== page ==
All material is copyright Jim Cromwell from the date of posting unless otherwise specified

Relaxation Therapy with Interpreters

I have been asked quite often about how to provide relaxation therapy to Deaf people via interpreter. I know of no specialist tools such as visual relaxation DVDs, so my brief advice is as follows:

Use regular transcripts with a live BSL interpreter. The two things to do with that would be to

1) Amend any obviously silly bits of transcript, like "you can hear a distant seagull across the gently lapping waves" - Though it is always better to get the client to invent their own scenarios (for later use) anyway... and

2) Shut your eyes. Eye-shutting during relaxation therapy with Deaf people has always struck me as impossible, until someone at a conference suggested that the point of eye-closing is to break the social contact with the therapist so as to feel unjudged and safe. While the client cannot shut their eyes if they are looking at signing, THE INTERPRETER AND THERAPIST CAN. All it needs is for a signal to be agreed to get you to open your eyes if necessary. I suggest the client touches the interpreter's knee.

Good poetic BSL lends itself beautifully to rich, imaginal storytelling, and so a good interpreter can be an asset, rather than just a means to access a standard therapy.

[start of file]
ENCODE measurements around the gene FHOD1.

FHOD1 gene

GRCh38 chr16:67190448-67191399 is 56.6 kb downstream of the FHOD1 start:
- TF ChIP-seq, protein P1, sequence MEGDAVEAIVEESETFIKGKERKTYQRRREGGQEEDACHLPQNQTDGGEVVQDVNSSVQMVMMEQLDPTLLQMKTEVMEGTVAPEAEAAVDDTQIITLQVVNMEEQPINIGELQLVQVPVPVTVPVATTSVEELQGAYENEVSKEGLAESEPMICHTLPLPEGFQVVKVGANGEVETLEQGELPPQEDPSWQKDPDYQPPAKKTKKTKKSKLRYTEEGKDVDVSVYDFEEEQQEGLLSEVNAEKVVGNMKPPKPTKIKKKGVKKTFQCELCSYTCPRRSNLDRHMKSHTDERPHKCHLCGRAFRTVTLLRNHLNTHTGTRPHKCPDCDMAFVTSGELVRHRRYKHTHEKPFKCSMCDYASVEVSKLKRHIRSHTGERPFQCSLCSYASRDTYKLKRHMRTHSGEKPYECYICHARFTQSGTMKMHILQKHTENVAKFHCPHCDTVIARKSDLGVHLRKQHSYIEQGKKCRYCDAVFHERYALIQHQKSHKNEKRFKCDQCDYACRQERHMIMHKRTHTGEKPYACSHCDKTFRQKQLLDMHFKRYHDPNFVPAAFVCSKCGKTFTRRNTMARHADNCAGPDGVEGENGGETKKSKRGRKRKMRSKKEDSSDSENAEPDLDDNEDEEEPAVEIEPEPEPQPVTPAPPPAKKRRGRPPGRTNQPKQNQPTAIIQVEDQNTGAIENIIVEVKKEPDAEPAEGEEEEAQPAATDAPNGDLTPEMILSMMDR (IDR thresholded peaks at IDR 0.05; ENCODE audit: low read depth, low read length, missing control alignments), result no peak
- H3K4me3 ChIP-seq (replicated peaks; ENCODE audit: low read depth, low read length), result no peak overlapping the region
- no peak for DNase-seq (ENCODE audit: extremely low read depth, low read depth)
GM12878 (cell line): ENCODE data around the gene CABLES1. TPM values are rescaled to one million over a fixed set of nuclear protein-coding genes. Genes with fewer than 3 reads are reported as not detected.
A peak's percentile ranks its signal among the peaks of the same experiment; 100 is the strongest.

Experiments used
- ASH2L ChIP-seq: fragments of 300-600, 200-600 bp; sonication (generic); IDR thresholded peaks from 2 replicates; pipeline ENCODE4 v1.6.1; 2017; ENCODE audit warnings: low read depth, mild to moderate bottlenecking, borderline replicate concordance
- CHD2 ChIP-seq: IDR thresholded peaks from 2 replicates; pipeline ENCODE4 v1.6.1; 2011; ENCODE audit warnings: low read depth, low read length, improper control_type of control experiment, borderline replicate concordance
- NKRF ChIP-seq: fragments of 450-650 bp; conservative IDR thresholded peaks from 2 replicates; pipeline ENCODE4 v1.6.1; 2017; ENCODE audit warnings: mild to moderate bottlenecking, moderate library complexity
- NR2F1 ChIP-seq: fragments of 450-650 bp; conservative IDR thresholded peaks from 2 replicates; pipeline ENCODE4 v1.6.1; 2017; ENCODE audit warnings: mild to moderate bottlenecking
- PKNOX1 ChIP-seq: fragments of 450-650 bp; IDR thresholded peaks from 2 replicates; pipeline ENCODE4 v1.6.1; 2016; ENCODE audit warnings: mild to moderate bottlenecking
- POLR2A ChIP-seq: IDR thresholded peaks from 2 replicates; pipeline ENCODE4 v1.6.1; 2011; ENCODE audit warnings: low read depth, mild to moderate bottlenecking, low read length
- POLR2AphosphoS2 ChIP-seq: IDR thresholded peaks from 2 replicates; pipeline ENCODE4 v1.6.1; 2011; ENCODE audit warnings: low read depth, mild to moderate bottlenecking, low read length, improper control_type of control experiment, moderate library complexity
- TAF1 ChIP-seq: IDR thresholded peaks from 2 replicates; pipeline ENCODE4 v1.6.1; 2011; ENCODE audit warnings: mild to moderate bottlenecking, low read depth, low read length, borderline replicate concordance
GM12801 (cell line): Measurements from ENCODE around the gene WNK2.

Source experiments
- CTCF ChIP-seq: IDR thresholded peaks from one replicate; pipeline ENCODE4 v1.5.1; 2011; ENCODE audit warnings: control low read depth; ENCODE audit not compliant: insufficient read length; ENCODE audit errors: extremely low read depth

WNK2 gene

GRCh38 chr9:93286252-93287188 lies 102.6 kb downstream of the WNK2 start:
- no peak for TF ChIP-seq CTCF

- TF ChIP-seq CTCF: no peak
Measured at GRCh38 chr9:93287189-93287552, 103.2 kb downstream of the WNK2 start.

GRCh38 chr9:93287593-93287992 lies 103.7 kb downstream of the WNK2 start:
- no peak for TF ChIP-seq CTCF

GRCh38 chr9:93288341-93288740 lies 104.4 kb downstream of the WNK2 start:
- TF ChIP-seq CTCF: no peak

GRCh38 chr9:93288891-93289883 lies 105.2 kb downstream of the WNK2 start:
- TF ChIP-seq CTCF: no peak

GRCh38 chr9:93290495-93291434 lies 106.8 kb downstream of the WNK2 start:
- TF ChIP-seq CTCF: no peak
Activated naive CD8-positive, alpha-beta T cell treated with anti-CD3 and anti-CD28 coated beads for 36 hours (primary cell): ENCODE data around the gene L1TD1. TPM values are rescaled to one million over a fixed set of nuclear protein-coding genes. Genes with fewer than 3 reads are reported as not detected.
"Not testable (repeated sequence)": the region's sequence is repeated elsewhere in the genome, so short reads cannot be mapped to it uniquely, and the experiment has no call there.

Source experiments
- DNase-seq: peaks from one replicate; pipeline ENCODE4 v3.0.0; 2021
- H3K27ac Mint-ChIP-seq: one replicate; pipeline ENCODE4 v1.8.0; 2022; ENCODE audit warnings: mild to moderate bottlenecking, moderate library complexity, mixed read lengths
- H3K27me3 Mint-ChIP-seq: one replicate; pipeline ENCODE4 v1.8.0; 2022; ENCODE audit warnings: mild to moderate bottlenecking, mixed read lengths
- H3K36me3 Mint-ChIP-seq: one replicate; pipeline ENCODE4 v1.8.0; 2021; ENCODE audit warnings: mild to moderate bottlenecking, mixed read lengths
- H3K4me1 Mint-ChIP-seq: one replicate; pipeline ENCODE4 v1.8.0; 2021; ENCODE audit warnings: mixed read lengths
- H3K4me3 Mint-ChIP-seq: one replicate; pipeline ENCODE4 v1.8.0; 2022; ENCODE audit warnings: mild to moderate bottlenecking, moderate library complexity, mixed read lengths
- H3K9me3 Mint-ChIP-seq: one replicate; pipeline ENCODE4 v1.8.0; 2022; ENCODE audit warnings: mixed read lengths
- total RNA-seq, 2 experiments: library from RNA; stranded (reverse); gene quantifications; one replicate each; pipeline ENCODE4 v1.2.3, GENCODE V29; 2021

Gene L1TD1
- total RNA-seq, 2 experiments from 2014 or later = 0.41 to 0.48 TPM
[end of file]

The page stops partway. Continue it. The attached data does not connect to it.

The Perceptual Characteristics of Voice-Hallucinations in Deaf People

The Perceptual Characteristics of Voice-Hallucinations in Deaf People: Insights into the Nature of Subvocal Thought and Sensory Feedback Loops
Joanna R Atkinson (2006) Schizophrenia Bulletin. March 1.

This is not my paper, but I am linking to it as it is critical. Download the PDF here.
Or mirrored here.

The study of voice-hallucinations in deaf individuals, who exploit the visuomotor rather than auditory modality for communication, provides rare insight into the relationship between sensory experience and how ‘‘voices’’ are perceived. Relatively little is known about the perceptual characteristics of voice-hallucinations in congenitally deaf people who use lip-reading or sign language as their preferred means of communication. The existing literature on hallucinations in deaf people is reviewed, alongside consideration of how such phenomena may fit into explanatory subvocal articulation hypotheses proposed for auditory verbal hallucinations in hearing people. It is suggested that a failure in subvocal articulation processes may account for voice-hallucinations in both hearing and deaf people but that the distinct way in which hallucinations are experienced may be due to differences in a sensory feedback component, which is influenced by both auditory deprivation and language modality. This article highlights how the study of deaf people may inform wider understanding of auditory verbal hallucinations and subvocal processes generally.


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